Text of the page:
If you’re planning on spending increased amounts of time outside this summer, then Cobb & Douglas Public Health (CDPH) wants you to protect your skin. Prolonged exposure in the sun can lead to sunburn, skin cancer, collagen deterioration (wrinkles and saggy skin) and heat-related illnesses like heat stroke.
CDPH recommends the following tips to help protect everyone – especially children, pets and the elderly – from sunburn, skin cancer, and heat-related illnesses:
- Set time limits for being outdoors – The strongest UV rays from the sun occur between the hours of 10 a.m. and 4 p.m. March through October, and 9 a.m. – 3 p.m. November through February. Seek shade during these hours under umbrellas, trees, or other shelters.
- Always use sunscreen or other sun protection – Apply a thick layer of broad-spectrum sunscreen with an SPF of 15 or higher at least 15 minutes before sun exposure, and reapply every 2 hours or after swimming, sweating or toweling off. Physical sun protection like wide-brim hats, sunglasses, long-sleeved shirts and pants are also great for blocking harmful UV rays.
- Start sun protection at an early age – Damage from exposure to UV rays builds up over time, and the skin of infants, children and the elderly are more sensitive to that damage. Always be mindful of their exposure to the sun, and remember to watch for signs of heat exhaustion and heat stroke.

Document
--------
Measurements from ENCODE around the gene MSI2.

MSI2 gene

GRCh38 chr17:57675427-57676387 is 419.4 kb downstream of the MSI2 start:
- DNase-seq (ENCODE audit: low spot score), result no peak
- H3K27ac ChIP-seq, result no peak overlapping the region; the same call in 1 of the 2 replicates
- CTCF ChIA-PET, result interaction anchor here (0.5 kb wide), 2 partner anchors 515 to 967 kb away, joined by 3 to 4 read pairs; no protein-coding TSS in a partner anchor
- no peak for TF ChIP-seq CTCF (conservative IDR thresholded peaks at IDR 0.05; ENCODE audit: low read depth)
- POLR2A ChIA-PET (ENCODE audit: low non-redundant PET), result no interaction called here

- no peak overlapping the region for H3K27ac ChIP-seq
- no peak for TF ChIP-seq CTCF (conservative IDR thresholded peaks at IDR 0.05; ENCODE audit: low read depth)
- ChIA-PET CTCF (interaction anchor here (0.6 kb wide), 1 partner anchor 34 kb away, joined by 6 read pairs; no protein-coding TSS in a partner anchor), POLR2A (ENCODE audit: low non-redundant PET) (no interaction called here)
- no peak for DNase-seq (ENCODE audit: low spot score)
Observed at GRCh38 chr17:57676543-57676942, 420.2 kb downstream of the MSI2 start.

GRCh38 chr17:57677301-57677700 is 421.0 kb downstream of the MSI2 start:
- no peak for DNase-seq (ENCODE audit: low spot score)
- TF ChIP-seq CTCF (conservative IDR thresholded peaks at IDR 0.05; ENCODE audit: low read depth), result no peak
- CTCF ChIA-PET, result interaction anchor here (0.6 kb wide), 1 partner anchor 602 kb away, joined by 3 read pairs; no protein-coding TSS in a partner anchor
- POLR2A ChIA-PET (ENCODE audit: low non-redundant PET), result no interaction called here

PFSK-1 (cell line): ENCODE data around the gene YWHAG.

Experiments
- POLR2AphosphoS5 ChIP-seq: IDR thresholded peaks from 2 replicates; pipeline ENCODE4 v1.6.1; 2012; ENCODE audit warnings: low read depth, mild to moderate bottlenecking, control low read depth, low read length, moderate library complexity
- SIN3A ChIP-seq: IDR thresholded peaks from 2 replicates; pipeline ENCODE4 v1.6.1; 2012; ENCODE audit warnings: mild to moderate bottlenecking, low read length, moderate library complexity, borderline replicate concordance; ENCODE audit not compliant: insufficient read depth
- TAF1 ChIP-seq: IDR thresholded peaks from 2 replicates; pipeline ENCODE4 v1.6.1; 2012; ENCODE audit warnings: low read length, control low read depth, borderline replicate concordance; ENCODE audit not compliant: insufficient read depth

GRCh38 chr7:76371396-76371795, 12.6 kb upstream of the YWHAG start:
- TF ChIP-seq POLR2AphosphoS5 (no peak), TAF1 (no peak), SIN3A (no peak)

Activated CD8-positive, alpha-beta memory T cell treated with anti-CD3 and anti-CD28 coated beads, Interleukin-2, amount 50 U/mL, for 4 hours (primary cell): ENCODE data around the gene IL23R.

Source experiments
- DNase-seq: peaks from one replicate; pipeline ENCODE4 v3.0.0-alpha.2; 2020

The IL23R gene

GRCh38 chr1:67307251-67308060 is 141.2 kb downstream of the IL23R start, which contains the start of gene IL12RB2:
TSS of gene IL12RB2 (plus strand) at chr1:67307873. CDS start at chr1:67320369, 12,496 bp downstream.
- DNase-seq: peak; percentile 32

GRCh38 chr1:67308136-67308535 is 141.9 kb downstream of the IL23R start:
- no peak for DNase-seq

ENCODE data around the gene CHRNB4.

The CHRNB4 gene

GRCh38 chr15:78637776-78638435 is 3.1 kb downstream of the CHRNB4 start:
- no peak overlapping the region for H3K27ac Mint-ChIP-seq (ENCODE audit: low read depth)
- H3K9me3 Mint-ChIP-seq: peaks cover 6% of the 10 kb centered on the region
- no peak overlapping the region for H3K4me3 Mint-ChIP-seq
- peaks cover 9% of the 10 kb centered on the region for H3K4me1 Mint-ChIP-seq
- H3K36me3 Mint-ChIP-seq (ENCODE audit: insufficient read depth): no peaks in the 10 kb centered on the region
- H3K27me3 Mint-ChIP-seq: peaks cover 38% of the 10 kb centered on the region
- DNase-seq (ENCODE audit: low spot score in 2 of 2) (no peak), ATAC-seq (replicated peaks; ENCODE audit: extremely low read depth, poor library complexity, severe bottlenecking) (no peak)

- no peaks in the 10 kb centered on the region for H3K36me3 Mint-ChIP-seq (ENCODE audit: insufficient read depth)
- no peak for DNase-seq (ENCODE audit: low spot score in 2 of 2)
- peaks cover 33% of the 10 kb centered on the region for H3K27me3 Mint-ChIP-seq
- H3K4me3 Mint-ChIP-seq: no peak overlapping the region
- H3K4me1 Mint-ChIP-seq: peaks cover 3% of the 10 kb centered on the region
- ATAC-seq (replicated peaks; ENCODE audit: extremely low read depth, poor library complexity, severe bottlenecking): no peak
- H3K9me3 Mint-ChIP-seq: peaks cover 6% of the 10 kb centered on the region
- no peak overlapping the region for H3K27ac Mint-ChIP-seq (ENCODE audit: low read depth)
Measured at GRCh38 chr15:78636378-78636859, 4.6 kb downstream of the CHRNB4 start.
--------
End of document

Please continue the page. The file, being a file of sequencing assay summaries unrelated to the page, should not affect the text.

- Keep an eye on pets & limit their outdoor time too – Just like people, pets can get sunburn, skin cancer, heat exhaustion or stroke, and dehydration too. Pet-specific sunscreens can help your companion stay safe from harmful UV rays during extended trips outside. Always provide plenty of water for your pets, and keep them indoors during the hottest parts of the day (typically 10 a.m. – 4 p.m.) And NEVER leave your pets alone in a parked car.
- Avoid indoor tanning – Any change in the color of your skin means that your skin has been damaged on a cellular level. UV rays from tanning beds and other indoor lights cause just as much damage to your skin as the sun.
For more information on safe sun exposure for you and your family, please visit the following links:
Centers for Disease Control and Prevention (CDC)
- What is Skin Cancer?
- How Can I Protect My Children from the Sun?
- Sun Safety
- Sun Exposure for Travelers
- Sun Safety Tips for Men
- Keep Your Cool in Hot Weather
- Heat Stress in Older Adults
Georgia Department of Public Health (DPH)
American Society for Prevention of Cruelty to Animals (ASPCA)
American Veterinary Medical Associations (AVMA)
About Cobb & Douglas Public Health
Cobb & Douglas Public Health, along with the Georgia Department of Public Health, has been committed to the mission of “Healthier Lives. Healthier Community.” since 1920. We are dedicated to improving our residents’ quality of life by tracking and preventing the spread of disease, promoting health and safety, providing exceptional medical services, and ensuring that our community is prepared for public health emergencies. For more information, visit www.cobbanddouglaspublichealth.org.